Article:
Over her 30 years in the private and public sectors, Gonzalez has brought her boots-on-the-ground approach to a host of social problems: from food-stamp abuse, to mortgage red-lining, to disaster response. Her work often requires her to be an ambassador for diversity, a task she embraces even if it can be exhausting. “I know that many of my positions, if we’re going to be honest,
I received because they needed to fill a quota,” she says. “They needed to show ‘We hire Hispanics,’ that type of thing. But at the end of the day, you still have to do the job. And that is where the opportunity lies to make a change, because you’re showing people that you are more than qualified to be at the table.”

In January 2022, Gonzalez was hired by the FAA to her current position as Hispanic Employee Program Manager, a role, she notes with a laugh, that has “nothing to do with aviation.” Instead, she works to recruit Hispanic college students and others for careers in the federal government, an organization that “is one of the worst in hiring and creating a diverse workplace,” she says. Fortunately, she loves to meet a challenge. “That’s my reputation in the federal government. I’m the one they would call in whenever they had to do a special project, something that had to do with outreach. ‘Oh, contact Migdalia. She can help us.’”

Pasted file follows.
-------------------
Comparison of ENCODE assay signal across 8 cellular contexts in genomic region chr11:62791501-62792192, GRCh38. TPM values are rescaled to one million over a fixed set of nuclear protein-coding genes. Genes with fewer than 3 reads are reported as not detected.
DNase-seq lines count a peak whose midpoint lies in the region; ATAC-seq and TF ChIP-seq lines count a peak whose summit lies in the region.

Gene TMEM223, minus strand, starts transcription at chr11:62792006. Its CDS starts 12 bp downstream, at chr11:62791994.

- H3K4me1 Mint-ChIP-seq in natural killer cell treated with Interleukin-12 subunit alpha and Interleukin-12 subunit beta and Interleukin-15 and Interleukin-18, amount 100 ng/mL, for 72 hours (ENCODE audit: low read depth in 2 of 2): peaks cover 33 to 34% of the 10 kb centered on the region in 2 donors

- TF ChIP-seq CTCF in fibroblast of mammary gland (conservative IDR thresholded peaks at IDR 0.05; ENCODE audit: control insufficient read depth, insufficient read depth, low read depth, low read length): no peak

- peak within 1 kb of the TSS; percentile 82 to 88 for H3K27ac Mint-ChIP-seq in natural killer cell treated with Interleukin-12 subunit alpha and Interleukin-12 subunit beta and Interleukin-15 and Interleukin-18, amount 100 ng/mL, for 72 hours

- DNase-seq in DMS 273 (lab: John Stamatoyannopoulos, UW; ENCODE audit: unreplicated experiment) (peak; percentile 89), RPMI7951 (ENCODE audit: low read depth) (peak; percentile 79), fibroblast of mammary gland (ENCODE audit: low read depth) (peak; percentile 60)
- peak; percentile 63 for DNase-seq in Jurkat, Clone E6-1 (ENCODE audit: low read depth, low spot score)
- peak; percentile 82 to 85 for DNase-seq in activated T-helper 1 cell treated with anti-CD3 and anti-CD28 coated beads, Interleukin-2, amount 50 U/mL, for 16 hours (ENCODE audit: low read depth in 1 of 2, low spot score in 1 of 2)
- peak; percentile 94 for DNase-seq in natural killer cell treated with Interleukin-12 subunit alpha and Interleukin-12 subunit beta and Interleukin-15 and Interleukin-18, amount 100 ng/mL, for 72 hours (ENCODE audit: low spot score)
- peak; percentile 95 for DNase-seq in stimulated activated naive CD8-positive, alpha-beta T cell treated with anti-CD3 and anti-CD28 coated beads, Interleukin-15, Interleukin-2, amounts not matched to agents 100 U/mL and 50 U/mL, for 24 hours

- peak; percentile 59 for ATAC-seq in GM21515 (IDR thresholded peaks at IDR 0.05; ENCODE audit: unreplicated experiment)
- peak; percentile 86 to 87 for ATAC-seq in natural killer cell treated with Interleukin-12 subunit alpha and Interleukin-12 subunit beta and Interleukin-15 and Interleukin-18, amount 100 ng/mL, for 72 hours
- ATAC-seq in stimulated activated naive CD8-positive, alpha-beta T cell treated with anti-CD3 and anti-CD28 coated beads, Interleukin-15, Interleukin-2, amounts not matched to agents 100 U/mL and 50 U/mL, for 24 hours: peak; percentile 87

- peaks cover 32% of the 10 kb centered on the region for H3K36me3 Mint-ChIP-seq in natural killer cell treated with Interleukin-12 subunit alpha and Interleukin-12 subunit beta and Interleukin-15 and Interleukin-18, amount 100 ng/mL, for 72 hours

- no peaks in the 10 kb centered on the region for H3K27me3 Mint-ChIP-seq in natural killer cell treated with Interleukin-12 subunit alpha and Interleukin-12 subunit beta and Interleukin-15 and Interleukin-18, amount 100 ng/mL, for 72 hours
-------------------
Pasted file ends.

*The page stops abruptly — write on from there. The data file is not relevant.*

The world of federal agencies is a long way from the Yonkers, New York, of Gonzalez’s childhood, where she was raised by a single mother with support from her grandmother, a first-generation migrant and family matriarch who impressed upon young Migdalia the importance of education and giving back to your community. When a middle school friend told Gonzalez about a scholarship program to Williston, Gonzalez sought out the vice principal and asked, “Why can’t I do that?” With that question, she began steering her own destiny, a strategy she has drawn on throughout her career.

“I use my story about Williston all the time,” says Gonzalez, whose leadership talks and forthcoming book are titled Dancing Into Opportunity. “They didn’t even consider me at first. I asked a question. I said, ‘Why not me?’ and that was when the opportunity came.”

Arriving in Easthampton on a scholarship, Gonzalez was one of just a handful of Hispanic students in her grade, navigating a culture with strange sports like field hockey and lacrosse and curious bands like the Grateful Dead. “Not even the Spanish teacher was Spanish,” she recalls. Her adjustment was not easy—there were dismissive comments at school, then envy and resentment from her friends and relatives when she returned to Yonkers. Like the character of Nina in the musical In the Heights, she says, “I didn’t belong here and I didn’t belong there.”